Benedict's "eyes fixed" on Vatican, conclave coverage

Television journalists report from outside St. Peter's Square as cardinals took an oath in the Sistine Chapel at the start the conclave, March 12, 2013.
Emilio Morenatti/AP

(CBS News) The second day of the papal conclave to elect a new pope is underway in Rome and after two rounds of voting, no pope has been chosen. In the 2005 conclave that brought Pope Benedict XVI to the pontificate, the cardinals chose then-Cardinal Ratzinger to succeed Pope John Paul II on the second day of voting.

Father Thomas Rosica, the Vatican's deputy press secretary, told "CBS This Morning" that no matter the duration of the conclave, Pope Emeritus Benedict XVI remains glued to the media coverage from the Vatican.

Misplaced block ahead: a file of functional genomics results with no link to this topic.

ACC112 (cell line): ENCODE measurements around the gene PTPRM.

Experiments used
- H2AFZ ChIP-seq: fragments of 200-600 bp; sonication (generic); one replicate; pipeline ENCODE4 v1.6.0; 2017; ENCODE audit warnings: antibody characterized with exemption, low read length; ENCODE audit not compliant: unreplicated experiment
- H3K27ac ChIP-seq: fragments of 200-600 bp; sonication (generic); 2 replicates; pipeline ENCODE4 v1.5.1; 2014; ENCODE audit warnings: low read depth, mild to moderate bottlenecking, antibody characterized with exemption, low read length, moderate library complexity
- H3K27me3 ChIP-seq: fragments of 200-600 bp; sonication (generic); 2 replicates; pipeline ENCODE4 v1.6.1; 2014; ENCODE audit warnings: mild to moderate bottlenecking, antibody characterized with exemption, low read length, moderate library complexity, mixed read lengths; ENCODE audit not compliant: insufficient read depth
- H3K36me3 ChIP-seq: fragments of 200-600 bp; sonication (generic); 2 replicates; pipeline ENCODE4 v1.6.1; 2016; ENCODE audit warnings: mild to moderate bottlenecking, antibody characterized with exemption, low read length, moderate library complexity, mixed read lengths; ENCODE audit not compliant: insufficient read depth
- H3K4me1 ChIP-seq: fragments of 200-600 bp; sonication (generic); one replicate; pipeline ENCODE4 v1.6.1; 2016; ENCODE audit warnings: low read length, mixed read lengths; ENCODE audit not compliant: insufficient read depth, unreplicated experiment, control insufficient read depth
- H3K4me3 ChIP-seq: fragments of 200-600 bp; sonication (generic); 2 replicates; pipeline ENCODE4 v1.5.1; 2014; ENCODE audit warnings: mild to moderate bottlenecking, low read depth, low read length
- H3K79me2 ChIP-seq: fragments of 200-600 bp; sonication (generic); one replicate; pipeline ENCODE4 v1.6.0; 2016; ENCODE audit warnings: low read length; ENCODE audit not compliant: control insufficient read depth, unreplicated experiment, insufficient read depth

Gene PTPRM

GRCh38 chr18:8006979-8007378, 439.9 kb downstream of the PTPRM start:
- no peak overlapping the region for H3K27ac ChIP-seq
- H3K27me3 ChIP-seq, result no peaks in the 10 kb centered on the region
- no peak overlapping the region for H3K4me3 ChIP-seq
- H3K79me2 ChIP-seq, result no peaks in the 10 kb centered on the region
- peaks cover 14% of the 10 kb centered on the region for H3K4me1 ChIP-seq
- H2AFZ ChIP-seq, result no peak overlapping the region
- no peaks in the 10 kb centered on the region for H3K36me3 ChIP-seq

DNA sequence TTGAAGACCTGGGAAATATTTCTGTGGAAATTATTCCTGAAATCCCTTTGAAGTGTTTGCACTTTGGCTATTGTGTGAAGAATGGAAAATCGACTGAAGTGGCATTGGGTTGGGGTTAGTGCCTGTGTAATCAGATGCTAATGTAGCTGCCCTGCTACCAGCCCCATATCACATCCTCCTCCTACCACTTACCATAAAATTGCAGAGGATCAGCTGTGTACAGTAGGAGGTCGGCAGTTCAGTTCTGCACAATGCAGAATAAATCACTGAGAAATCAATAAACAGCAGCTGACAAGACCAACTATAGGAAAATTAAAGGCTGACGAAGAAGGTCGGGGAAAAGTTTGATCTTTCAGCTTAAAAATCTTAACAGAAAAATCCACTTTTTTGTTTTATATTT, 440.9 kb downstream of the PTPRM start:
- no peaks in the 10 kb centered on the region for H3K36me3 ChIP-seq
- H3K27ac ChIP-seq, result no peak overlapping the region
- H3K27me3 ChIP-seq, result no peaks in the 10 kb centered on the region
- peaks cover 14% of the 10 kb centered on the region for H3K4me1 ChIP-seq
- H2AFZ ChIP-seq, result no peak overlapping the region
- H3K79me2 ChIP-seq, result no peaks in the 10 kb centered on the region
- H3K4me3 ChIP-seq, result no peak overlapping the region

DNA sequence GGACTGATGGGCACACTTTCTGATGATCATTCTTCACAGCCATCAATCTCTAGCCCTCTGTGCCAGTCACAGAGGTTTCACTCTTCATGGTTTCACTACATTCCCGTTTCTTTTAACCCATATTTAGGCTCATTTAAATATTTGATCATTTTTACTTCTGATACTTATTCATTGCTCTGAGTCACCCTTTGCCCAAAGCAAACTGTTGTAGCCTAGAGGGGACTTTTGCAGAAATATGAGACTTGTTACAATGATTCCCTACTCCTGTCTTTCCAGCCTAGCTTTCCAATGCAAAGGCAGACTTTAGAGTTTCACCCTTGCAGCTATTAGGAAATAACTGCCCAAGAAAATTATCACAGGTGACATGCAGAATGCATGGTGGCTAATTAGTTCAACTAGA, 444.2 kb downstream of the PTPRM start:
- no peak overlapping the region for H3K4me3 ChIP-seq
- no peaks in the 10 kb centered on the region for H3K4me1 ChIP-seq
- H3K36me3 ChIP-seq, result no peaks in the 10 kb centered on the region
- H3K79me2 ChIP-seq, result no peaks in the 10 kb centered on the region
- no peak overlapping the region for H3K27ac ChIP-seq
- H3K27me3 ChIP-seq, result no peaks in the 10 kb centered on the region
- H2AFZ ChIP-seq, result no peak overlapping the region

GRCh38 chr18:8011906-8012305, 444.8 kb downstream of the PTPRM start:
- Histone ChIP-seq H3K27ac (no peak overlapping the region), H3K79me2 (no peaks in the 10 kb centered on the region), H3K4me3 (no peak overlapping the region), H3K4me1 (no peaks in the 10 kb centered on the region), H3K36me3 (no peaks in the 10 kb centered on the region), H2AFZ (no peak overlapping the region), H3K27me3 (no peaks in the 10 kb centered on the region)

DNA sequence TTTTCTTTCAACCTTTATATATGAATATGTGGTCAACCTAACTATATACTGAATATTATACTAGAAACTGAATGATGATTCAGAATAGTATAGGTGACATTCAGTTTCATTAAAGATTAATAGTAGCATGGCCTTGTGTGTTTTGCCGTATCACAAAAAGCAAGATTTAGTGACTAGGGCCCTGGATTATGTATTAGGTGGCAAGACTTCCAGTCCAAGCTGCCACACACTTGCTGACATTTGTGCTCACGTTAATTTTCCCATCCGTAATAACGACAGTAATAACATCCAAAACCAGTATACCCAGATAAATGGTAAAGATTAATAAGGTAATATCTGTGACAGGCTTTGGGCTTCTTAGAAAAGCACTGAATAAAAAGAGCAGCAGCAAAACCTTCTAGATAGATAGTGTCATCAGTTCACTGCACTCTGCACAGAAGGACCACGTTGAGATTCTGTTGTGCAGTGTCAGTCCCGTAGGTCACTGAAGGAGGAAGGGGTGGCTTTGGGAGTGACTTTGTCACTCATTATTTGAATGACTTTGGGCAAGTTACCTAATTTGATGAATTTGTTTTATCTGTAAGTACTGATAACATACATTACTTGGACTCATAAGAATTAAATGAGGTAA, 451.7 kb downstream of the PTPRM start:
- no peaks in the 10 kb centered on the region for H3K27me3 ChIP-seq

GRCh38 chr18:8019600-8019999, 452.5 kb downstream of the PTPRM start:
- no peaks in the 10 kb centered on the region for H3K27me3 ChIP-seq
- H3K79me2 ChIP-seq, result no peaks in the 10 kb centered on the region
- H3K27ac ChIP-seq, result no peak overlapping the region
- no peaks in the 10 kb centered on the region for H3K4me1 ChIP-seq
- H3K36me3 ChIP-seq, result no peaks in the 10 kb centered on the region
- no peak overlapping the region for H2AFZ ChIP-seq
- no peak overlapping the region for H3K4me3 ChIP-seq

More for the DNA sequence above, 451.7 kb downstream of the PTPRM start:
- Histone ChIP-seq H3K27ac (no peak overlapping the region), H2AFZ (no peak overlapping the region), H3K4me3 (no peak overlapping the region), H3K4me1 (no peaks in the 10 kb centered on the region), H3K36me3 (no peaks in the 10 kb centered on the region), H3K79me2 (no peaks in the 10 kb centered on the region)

"I was with Pope Benedict's secretary last night," Rosica said. "Archbishop Ganswein told us that the Holy Father is watching everything on TV. He watched the mass yesterday morning. He watched the ceremony from the Sistine Chapel... he had his eyes fixed on the chimney."

Rosica explained that the 115 voting cardinals will take their time, and added that they have a "very clear idea... of what is required, who is required" to address "important questions" within the Church following a week of meetings that preceded the conclave. He added that the first vote typically involves a "wide field of names" and the vote Wednesday morning likely served to "narrow down the set of names.

Delia Gallagher, a CBS News Vatican consultant and senior editor of Inside the Vatican magazine, said that while the last six conclaves have lasted an average of just 1.8 days, the current conclave "may go into tomorrow."

"This time," she said, "it does seem a little more wide open with the candidates."